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Note The ANSI/ISO SQL standard defines * as being an arbitrary literal in this case.
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Subqueries that follow an EXISTS operator are often correlated. Think about this for a moment. If they are uncorrelated, their result is precisely the same for each row from the main query. There are only two possible outcomes: the EXISTS operator results in TRUE for all rows or FALSE for all rows. In other words, EXISTS followed by an uncorrelated subquery becomes an all or nothing operator.
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Caution A subquery returning a null value is not the same as a subquery returning nothing (that is, the empty set). This will be demonstrated later in this section.
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EXISTS, IN, or JOIN
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See Listing 9-9 for another EXISTS example, to finish this section. The query is intended to provide the personal details of all employees who ever taught an SQL course. Listing 9-9. Another Correlated Subquery with EXISTS Operator select e.* from employees e where exists (select from where and EMPNO -----7369 7902 ENAME -------SMITH FORD INIT ----N MG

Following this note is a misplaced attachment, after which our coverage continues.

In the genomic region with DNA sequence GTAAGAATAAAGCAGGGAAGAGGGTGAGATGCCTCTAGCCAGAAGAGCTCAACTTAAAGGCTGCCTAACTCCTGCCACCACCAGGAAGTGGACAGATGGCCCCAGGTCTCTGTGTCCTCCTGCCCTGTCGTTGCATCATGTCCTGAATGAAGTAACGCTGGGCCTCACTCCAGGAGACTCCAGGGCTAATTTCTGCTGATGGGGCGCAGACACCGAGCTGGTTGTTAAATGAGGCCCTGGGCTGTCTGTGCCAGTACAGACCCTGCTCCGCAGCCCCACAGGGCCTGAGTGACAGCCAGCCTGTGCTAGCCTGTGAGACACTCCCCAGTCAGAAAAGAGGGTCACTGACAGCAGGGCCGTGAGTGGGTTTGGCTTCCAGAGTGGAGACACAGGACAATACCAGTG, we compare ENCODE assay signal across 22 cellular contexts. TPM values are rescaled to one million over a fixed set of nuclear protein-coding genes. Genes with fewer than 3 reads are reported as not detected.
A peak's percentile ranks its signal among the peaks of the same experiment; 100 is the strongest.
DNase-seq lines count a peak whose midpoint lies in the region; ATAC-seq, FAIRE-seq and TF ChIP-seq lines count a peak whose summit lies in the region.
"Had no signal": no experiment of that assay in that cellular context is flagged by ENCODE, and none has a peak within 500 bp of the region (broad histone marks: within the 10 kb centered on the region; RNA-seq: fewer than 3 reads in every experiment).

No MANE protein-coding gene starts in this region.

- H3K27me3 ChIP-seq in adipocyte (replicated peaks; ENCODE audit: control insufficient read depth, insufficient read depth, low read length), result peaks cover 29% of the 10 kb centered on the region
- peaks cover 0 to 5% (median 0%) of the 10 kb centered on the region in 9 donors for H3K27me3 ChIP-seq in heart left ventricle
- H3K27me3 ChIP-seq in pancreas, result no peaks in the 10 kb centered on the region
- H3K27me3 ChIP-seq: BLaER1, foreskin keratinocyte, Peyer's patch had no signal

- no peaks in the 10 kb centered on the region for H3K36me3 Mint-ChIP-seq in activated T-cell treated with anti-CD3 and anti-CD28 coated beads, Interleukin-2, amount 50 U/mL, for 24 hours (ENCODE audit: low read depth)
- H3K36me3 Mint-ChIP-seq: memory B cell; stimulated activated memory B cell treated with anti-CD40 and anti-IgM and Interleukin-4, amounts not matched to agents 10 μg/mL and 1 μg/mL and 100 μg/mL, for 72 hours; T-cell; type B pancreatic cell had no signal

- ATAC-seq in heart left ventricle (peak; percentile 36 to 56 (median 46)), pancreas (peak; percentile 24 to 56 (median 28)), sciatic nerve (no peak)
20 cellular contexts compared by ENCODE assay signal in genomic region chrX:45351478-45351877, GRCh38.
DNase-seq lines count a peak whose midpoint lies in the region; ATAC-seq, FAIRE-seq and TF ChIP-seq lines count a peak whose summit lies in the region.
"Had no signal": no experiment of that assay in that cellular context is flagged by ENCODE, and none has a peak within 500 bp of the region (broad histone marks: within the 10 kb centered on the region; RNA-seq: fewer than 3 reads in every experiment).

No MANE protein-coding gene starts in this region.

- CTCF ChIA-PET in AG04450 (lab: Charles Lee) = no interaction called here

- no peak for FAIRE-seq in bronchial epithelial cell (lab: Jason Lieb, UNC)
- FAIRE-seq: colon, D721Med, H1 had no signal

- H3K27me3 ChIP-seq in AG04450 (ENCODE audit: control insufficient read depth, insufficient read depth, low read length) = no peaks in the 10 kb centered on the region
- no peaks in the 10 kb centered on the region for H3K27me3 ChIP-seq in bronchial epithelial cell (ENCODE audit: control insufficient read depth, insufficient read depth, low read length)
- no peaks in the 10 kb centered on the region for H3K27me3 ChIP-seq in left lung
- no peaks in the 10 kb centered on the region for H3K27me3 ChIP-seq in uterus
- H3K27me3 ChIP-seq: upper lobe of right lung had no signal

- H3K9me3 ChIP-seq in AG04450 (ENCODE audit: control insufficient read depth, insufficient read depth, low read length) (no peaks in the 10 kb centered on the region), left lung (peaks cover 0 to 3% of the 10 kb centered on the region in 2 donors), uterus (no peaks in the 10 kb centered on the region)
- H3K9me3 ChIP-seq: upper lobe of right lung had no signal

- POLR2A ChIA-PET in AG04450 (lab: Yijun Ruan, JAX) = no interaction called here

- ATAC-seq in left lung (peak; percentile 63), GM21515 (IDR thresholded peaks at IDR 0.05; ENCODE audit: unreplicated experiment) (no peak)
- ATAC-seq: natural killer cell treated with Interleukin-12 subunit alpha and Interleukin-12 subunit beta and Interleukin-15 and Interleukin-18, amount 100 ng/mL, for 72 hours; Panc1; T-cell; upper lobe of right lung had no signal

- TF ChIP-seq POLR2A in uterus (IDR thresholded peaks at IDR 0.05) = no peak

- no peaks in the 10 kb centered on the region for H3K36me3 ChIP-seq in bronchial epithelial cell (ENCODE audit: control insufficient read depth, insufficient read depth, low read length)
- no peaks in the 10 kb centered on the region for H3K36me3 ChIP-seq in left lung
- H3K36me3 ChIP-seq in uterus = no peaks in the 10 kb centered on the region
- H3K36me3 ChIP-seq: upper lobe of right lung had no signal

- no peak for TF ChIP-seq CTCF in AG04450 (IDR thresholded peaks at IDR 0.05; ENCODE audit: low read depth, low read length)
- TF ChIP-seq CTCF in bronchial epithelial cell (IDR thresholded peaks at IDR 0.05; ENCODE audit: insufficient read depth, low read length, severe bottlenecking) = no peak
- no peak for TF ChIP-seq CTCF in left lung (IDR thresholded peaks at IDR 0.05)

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o.* offerings o o.course = 'SQL' o.trainer = e.empno); JOB MGR BDATE MSAL COMM DEPTNO -------- ------ ----------- -------- ------ -----TRAINER 7902 17-DEC-1965 800 20 TRAINER 7566 13-FEB-1959 3000 20